Connecting with Culture
Our blog reflecting on weekly news, trends, innovation, and the arts...
Edith Pretty – ‘We die. We die and we decay. We don’t live on.’
Basil Brown – ‘I’m not sure I agree. From the first human handprint on a cave wall, we’re part of something continuous. So, we … don’t really die.’
Sometimes treasure is found in surprising places.
In The Dig, it’s found in conversations more than excavations.
This month’s most-viewed Netflix film tells the true story of the Sutton Hoo excavation in Suffolk in 1939 and the subsequent discovery of an Anglo-Saxon king’s burial ship.
It centres on Basil, the self-taught excavator. Brown delivers life lessons with both a gentle understatement and – my Suffolk friends tell me – a very credible accent. Edith is the young, widowed landowner with a shared interest in archaeology and a curiosity to discover what lies below the huge mounds of earth on her land.
There’s something timely in the discovery of good news against the backdrop of bad. The Dig celebrates one of the most significant ancient finds in UK history whilst acknowledging the ever-present shadow of death in Edith’s strained heart. Planes ominously and obliviously fly over buried treasure, preparing for war. Amongst it all, Basil grasps for a sacred significance in the mundane dig: ‘That speaks, don’t it? The past.’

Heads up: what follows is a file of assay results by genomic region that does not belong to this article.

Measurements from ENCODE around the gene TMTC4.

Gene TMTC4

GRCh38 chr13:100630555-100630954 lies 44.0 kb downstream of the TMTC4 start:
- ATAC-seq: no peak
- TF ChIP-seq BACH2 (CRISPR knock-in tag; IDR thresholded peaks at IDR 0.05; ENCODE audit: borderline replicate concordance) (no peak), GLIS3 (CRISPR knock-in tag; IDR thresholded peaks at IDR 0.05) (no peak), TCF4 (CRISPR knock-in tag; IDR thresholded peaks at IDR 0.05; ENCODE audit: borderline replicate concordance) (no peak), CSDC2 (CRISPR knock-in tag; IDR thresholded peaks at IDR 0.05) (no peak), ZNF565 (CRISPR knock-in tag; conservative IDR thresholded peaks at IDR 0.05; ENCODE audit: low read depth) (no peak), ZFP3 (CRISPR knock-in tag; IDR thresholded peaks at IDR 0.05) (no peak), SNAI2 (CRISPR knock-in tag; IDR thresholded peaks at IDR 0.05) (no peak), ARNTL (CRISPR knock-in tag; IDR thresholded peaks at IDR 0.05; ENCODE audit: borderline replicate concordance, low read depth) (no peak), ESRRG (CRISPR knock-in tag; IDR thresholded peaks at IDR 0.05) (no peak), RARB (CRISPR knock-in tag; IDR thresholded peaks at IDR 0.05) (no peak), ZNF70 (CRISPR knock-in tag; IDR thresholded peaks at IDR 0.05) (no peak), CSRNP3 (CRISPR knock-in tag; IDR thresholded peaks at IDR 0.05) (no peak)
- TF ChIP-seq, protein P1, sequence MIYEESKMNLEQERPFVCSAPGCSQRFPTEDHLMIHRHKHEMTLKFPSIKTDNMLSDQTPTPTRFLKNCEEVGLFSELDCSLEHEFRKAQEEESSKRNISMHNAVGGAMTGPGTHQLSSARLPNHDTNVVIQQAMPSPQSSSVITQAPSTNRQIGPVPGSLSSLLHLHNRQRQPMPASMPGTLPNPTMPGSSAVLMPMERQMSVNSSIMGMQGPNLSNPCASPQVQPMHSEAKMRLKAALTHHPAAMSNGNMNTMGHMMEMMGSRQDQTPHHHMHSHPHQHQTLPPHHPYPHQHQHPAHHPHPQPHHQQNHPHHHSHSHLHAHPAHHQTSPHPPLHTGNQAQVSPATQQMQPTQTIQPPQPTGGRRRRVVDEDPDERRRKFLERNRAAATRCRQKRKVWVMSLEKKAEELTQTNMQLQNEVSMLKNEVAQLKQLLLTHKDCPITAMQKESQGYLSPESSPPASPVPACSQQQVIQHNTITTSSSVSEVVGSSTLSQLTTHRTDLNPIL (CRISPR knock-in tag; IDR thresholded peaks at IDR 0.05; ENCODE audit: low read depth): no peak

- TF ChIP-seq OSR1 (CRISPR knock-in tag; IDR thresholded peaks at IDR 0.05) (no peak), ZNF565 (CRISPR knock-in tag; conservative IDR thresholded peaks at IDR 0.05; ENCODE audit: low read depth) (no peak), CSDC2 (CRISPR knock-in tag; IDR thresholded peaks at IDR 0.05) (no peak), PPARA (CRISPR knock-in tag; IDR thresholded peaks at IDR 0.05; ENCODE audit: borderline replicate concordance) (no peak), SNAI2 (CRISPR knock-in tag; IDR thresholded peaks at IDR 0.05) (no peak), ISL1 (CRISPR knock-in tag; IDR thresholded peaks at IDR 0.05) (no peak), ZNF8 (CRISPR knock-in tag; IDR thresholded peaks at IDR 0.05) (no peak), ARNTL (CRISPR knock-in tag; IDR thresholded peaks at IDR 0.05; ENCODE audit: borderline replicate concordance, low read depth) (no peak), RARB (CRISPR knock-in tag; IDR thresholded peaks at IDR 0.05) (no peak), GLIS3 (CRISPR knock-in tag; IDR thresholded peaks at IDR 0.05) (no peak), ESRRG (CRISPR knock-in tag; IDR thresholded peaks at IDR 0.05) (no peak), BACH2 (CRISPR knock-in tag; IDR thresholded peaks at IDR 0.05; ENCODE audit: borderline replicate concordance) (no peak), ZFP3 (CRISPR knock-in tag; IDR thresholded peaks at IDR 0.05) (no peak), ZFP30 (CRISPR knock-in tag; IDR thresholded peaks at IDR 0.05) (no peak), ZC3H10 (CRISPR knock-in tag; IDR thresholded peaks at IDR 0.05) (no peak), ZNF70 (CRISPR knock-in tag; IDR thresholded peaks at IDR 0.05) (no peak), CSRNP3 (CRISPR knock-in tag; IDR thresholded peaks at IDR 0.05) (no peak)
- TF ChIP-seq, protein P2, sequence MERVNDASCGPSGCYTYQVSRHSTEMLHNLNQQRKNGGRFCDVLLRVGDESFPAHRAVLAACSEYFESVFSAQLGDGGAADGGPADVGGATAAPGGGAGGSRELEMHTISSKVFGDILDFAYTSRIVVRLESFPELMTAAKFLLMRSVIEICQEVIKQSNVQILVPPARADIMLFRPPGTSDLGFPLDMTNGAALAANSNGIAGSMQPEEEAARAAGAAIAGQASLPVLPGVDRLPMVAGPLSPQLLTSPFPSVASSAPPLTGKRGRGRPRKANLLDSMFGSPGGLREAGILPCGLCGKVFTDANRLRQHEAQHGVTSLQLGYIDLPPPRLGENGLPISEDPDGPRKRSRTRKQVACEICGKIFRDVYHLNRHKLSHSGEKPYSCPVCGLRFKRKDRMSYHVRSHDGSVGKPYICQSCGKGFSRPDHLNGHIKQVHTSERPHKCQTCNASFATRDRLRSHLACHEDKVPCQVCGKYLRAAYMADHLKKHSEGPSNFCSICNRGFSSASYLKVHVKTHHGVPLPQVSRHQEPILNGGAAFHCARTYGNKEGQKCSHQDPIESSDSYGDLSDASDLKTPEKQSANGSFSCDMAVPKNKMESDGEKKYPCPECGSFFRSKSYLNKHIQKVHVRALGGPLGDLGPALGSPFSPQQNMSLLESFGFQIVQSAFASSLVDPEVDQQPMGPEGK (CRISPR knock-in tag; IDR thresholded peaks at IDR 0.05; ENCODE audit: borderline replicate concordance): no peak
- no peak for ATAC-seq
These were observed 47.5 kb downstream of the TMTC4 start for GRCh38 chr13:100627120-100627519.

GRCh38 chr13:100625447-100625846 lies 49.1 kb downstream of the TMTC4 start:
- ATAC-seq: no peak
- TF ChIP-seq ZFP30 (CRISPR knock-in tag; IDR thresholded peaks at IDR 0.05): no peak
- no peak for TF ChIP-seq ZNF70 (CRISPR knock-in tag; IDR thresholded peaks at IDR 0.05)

Sadly we, like Basil, give up when discouraged. Mid-pandemic, our lens has narrowed. We’re focused on yesterday’s losses, today’s repetitive spade-work, and tomorrow’s post-lockdown relief. We lose sight of our labour’s value. We despair over why we ‘dig’, blind to the bigger picture. Yet, as Basil’s wife excavates his motives, ‘You told me your work’s not for the past or even the present but for the future, so that the next generations can know where they came from.’
The film portrays human optimism more than Christian hope. And yet it contains genuine goodness we should praise. As Ecclesiastes 5:18 reminds us, ‘it is appropriate for a person to … find satisfaction in their toilsome labour under the sun during the few days of life God has given them.’ And yet, what greater joy there would be if only Basil and Edith would discover whose imprint they bear – that they’re dug from the dirt to work, play, and tell undying stories grounding their identity, worth passing on to subsequent generations.
Truly, there is a time for everything: to live, to die, to dig, and to bury. God has set eternity in our hearts (Ecclesiastes 3:1–11); with help, it can be unearthed. Why not chat about this film on your frontline? Help your neighbour discover what God has done from beginning to end, though at present it’s hard to see. Time for conversations filled with more treasure than trivia.
Director of Church Relationships, LICC